# Having to get as accurate measurements for resistance

Having the apparatus set up as pictured above (waszzzzzzzzoooooo), we will use the wire jockey to make contact with the Constantan wire between 0cm and 100ch at 10 cm intervals. With this connection we will note down both the current (amps) and potential difference (volts) with these we can work out the resistance (ohms) by using the formula R=V/I. We then repeat our experiment 4 times and find an average for the sake of accuracy. I plan to carry out the experiment under safe, controlled conditions in order to reduce the number of problems that could arise. However, some problems still remain such as the sharp wire, which could get hot.

If someone were to touch it they could easily cut or burn themselves. The way around this problem is to break the circuit when it is not in use. This also important because if the batteries were left in circuit their voltage would wear down reducing the accuracy of the results. Providing that common sense is used (i. e. not trimming eye lashes with hot wire) then there is very little that could go wrong. If, hypothetically someone was to trim their eye lashes with hot wire and stabbed their eye whilst doing so, then we would immediately stop the experiment and get them to the medical room.

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As previously stated the objective of this experiment is find relationships between the resistance and length of wire. In order to achieve this we have to get as accurate measurements for resistance as possible. This means we should try and eliminate or reduce any variable (with the exception of the one we are working on), which will dramatically influence the results. Possible variables, which cannot be completely eliminated, include: Length of constantan wire: This is the variable that we are working on. It is important that we make the connection as close to the distance we are testing as we can.

This means that a connector with a smaller surface area will be better i. e. the wire jockey, which has a smaller surface area than the crocodile therefore it can be placed directly on the interval. Temperature of wires: It is critical that we try to keep the temperature of the wires the same because the heating effect caused by the currant will raise the resistance of the wire. This happens because when a substance is heated its atoms gain energy and begin to vibrate. This makes it harder for electrons to flow increasing resistance.

Which in turn generates more heat. The only way to prevent it from heating is to remove the flow of electrons by breaking the circuit Power of the batteries: The voltage will wear down when in use, which will affect the resistance if R=V/I so we must break the circuit when it is not in use to reduce this effect. Connecting wires and other components on the circuit: These have their own resistances. In order to keep them from spoiling results we should make sure that we try to use the same ones. This means that we try and find the same ammeter and voltmeter etc.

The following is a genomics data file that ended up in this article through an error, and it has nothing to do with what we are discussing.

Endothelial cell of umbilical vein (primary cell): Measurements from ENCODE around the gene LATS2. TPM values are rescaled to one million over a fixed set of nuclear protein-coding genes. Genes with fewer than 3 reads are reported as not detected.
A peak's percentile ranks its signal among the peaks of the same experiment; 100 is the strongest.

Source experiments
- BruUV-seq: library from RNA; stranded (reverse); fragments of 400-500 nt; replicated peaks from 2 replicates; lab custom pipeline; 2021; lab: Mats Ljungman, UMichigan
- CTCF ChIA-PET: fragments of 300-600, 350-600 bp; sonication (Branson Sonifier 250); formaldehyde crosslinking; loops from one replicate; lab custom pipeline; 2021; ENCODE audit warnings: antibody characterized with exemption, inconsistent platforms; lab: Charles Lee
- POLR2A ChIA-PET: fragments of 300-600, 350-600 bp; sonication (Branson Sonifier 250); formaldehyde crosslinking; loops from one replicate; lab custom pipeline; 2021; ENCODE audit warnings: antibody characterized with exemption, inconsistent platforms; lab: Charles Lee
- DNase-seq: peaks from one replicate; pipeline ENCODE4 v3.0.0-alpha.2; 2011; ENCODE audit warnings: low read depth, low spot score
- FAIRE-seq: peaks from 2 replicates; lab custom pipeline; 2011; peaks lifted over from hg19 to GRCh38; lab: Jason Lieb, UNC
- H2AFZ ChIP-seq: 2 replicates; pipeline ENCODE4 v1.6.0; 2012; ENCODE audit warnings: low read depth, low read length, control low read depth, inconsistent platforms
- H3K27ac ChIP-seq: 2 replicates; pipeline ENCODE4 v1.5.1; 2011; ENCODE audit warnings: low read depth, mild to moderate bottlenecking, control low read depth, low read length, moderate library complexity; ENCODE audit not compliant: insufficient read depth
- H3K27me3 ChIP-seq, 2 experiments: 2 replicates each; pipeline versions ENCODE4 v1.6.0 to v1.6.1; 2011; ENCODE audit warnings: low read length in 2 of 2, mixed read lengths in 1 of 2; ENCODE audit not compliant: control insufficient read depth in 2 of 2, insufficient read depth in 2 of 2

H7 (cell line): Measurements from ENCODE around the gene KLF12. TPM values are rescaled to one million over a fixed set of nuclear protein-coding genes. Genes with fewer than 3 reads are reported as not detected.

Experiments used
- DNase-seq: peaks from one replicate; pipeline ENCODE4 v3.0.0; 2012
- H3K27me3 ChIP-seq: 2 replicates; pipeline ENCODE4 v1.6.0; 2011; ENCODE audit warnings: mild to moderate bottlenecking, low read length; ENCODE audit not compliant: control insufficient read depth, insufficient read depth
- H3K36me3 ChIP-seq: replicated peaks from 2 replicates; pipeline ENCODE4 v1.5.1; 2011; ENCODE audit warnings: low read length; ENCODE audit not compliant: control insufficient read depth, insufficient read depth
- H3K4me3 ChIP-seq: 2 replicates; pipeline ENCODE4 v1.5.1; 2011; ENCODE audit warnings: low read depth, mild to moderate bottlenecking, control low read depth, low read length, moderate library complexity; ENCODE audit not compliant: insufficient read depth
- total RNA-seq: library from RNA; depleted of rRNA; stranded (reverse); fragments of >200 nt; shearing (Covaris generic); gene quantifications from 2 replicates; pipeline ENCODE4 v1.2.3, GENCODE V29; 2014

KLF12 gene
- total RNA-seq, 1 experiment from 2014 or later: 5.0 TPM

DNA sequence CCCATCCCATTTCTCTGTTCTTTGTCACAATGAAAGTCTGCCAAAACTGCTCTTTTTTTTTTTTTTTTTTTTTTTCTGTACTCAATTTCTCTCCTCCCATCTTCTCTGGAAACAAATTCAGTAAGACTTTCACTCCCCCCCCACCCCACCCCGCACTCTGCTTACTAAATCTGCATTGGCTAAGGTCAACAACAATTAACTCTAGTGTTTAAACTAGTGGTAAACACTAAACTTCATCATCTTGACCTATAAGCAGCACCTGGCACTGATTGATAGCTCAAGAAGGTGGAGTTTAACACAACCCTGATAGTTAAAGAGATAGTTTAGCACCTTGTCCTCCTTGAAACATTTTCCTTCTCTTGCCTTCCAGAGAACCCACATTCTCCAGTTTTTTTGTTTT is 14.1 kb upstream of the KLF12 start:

But in a box of 20 of them this isn’t very easy. Prediction: I believe that by increasing the length of live constantan wire you will increase the resistance. I believe this because the constantan is what’s responsible for causing the resistance by slowing the electrons progress. As noted the atoms in the Constantan slow the electrons down causing resistance. Therefore if you were to double the amount of constantan it would, in theory double the resistance. However, in practice this may not be true as the constantan isn’t the only substance to offer resistance on the circuit.

The wires that run between the ammeters etc also bear their own resistance and as I don’t know what those wires are made from I can’t work out their exact resistance but I did take a measurement for 0cm of constantan, which should show roughly what those wires resistances were. E. g. say the resistance in the constantan at 10cm is 3ohms but over the whole circuit its 4 ohms. This means that the circuits connecting wires are responsible for 1 ohm of that. Now if we double the length of constantan to 20cm that should give 6 ohms but the length of the connecting wires hasn’t changed so it still gives 1 ohm.

The total resistance at 10cm is 4 ohms but the total resistance at 20cm is 6+1=7 and that isn’t double 4. It is however, constantly 1 ohm higher of what it should be. So without taking into account the resistance of the connecting wires the relationship between the length of the constantan and its resistance will progress in a linier fashion but with the connecting wires the relationship becomes stays linear but the resistance will be higher. Observations The first two tests were done using an ammeter, a voltmeter and 24swc constantan.